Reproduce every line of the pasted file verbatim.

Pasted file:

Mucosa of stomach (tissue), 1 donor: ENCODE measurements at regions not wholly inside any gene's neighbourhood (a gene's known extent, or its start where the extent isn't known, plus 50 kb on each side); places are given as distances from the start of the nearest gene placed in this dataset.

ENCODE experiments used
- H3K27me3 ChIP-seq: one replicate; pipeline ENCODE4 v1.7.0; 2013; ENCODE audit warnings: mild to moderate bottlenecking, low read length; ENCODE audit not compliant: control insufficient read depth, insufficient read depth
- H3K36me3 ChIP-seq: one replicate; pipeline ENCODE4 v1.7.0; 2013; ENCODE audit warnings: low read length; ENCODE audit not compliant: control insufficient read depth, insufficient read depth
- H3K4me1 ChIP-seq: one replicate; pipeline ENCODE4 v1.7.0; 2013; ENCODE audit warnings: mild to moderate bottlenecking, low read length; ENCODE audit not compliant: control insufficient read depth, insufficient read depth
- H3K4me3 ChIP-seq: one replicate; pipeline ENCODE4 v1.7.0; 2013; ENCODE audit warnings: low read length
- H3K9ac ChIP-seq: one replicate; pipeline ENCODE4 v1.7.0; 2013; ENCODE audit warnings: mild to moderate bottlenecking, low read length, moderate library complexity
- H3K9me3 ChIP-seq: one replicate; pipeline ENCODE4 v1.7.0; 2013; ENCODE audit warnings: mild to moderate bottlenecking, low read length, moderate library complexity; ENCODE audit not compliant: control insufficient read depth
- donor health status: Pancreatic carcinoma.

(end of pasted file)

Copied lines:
Mucosa of stomach (tissue), 1 donor: ENCODE measurements at regions not wholly inside any gene's neighbourhood (a gene's known extent, or its start where the extent isn't known, plus 50 kb on each side); places are given as distances from the start of the nearest gene placed in this dataset.

ENCODE experiments used
- H3K27me3 ChIP-seq: one replicate; pipeline ENCODE4 v1.7.0; 2013; ENCODE audit warnings: mild to moderate bottlenecking, low read length; ENCODE audit not compliant: control insufficient read depth, insufficient read depth
- H3K36me3 ChIP-seq: one replicate; pipeline ENCODE4 v1.7.0; 2013; ENCODE audit warnings: low read length; ENCODE audit not compliant: control insufficient read depth, insufficient read depth
- H3K4me1 ChIP-seq: one replicate; pipeline ENCODE4 v1.7.0; 2013; ENCODE audit warnings: mild to moderate bottlenecking, low read length; ENCODE audit not compliant: control insufficient read depth, insufficient read depth
- H3K4me3 ChIP-seq: one replicate; pipeline ENCODE4 v1.7.0; 2013; ENCODE audit warnings: low read length
- H3K9ac ChIP-seq: one replicate; pipeline ENCODE4 v1.7.0; 2013; ENCODE audit warnings: mild to moderate bottlenecking, low read length, moderate library complexity
- H3K9me3 ChIP-seq: one replicate; pipeline ENCODE4 v1.7.0; 2013; ENCODE audit warnings: mild to moderate bottlenecking, low read length, moderate library complexity; ENCODE audit not compliant: control insufficient read depth
- donor health status: Pancreatic carcinoma.